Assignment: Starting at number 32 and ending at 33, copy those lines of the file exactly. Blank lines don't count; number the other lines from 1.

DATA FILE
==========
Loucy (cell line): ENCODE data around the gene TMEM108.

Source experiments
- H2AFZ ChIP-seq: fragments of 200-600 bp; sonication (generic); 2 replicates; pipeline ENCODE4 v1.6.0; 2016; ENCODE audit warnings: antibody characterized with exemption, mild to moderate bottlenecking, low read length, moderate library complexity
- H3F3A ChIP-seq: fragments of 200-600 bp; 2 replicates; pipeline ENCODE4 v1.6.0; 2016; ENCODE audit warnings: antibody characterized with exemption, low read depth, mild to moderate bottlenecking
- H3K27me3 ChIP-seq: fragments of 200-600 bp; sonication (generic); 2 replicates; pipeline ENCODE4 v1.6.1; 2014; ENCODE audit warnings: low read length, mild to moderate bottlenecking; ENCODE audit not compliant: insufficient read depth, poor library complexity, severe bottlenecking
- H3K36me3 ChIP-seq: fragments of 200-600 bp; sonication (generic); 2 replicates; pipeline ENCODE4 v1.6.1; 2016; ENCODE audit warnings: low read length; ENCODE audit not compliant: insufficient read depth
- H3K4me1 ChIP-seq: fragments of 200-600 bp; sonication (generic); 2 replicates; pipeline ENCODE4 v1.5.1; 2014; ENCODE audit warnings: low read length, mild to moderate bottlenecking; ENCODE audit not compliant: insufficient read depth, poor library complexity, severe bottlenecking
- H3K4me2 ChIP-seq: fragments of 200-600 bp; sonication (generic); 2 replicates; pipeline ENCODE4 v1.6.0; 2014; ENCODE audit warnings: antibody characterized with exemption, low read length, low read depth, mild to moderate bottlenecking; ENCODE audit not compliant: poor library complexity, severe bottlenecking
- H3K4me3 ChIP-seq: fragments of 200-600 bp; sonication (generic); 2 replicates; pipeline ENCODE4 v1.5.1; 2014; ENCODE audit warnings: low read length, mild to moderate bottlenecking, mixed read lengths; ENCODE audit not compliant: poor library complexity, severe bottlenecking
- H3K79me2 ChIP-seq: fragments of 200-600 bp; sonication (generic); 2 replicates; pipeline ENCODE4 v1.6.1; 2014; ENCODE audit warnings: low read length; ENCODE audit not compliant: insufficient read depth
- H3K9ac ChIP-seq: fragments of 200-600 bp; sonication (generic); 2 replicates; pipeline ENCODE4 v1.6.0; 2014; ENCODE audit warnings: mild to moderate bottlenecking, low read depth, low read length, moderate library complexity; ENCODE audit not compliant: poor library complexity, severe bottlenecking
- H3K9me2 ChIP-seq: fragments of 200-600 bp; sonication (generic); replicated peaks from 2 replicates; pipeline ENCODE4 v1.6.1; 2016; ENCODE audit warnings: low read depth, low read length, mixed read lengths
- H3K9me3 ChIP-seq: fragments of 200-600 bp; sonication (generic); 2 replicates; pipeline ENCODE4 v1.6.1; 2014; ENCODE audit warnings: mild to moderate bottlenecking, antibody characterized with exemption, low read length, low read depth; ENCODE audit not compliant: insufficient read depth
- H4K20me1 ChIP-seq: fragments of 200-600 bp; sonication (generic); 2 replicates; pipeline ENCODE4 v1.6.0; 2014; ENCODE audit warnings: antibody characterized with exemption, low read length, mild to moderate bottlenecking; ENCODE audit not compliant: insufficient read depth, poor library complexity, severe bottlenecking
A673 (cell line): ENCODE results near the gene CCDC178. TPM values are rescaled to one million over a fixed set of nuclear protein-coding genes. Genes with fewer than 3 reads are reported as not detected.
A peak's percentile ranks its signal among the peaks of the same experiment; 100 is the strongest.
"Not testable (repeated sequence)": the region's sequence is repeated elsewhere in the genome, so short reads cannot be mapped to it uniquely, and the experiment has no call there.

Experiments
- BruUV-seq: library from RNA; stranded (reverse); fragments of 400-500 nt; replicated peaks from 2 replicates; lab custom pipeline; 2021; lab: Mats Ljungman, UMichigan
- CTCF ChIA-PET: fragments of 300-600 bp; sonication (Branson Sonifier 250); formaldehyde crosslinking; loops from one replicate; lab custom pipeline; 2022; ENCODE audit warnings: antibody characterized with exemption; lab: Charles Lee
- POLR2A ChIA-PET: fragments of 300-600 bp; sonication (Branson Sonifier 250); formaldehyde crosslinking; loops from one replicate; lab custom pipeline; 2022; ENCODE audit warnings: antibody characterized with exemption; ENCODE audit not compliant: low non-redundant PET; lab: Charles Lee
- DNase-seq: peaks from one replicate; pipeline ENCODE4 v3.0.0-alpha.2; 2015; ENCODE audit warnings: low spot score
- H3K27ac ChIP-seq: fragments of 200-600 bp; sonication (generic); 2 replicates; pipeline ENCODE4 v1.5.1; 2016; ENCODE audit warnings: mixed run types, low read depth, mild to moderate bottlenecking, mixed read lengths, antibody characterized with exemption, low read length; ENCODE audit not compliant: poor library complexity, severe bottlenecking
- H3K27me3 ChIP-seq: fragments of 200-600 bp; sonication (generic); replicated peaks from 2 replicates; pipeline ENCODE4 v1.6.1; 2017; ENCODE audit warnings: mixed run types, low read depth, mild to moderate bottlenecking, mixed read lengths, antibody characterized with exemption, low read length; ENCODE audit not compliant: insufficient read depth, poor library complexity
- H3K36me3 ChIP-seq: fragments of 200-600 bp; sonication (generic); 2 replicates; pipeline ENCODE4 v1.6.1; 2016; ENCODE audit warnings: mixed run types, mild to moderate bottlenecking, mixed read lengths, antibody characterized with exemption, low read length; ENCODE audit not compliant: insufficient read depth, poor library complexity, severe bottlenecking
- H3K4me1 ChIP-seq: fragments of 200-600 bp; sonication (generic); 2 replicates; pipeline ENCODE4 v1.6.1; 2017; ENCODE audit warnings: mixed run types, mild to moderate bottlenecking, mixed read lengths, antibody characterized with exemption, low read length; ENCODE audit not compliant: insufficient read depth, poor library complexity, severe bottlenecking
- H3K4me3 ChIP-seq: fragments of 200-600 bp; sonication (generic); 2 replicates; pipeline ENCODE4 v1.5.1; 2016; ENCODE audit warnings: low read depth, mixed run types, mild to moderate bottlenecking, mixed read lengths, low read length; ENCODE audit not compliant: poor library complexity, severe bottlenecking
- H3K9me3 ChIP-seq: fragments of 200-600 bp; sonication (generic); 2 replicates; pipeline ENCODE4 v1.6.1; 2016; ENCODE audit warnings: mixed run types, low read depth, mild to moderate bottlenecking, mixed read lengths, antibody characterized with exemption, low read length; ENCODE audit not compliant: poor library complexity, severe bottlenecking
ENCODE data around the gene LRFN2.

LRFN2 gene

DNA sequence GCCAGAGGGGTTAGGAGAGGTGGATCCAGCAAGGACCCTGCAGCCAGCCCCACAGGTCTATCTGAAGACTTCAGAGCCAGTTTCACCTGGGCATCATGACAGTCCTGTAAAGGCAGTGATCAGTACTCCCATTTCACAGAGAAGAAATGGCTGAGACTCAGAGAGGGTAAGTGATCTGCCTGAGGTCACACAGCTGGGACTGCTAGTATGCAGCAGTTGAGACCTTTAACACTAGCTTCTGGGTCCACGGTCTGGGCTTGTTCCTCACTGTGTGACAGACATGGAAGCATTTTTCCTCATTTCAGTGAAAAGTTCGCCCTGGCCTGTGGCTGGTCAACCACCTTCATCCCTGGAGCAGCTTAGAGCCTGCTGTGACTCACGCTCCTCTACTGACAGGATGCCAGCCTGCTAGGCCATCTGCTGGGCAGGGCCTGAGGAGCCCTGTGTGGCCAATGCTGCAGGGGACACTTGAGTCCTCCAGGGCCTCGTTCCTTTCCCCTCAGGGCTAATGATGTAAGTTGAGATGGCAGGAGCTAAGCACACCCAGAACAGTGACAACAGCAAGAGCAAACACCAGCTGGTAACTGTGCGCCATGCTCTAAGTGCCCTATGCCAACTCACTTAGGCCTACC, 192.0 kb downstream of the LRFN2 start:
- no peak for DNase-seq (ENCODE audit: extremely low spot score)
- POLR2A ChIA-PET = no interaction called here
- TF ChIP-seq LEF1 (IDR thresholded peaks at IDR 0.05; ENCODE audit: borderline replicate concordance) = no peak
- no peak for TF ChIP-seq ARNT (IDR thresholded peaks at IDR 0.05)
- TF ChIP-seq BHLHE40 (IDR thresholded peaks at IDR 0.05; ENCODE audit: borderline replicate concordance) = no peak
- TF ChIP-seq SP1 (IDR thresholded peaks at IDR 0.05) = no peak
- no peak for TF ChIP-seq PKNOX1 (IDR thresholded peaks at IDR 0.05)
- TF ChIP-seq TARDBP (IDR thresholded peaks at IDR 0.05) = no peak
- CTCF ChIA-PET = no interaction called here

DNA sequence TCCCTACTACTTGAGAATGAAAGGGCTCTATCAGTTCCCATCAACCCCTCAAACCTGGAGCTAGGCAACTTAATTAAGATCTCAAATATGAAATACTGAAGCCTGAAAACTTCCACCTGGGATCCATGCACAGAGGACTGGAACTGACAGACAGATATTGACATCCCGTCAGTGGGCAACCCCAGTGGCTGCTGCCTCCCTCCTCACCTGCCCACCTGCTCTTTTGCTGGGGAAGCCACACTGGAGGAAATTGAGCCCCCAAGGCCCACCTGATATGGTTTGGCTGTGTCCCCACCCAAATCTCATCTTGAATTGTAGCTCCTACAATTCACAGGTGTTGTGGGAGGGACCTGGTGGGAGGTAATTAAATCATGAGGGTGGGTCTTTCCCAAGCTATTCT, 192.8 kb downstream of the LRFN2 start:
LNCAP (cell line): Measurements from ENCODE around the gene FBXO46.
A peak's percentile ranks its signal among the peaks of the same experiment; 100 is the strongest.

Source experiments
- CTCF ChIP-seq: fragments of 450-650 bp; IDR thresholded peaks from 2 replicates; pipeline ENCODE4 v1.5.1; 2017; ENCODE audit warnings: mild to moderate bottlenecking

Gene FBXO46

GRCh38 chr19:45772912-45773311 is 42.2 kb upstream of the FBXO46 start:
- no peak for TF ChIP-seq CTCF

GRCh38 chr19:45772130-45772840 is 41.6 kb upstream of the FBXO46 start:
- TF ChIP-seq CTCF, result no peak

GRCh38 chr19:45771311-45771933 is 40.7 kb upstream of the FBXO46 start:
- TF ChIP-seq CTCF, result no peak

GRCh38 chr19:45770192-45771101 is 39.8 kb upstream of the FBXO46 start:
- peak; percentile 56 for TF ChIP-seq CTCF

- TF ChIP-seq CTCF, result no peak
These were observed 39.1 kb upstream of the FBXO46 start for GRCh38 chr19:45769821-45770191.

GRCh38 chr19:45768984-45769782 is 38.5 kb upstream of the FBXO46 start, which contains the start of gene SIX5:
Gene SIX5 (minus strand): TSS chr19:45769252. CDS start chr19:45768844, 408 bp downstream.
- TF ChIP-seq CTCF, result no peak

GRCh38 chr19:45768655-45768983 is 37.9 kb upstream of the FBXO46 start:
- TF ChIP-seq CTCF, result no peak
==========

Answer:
- no peak for DNase-seq (ENCODE audit: extremely low spot score)
- POLR2A ChIA-PET = no interaction called here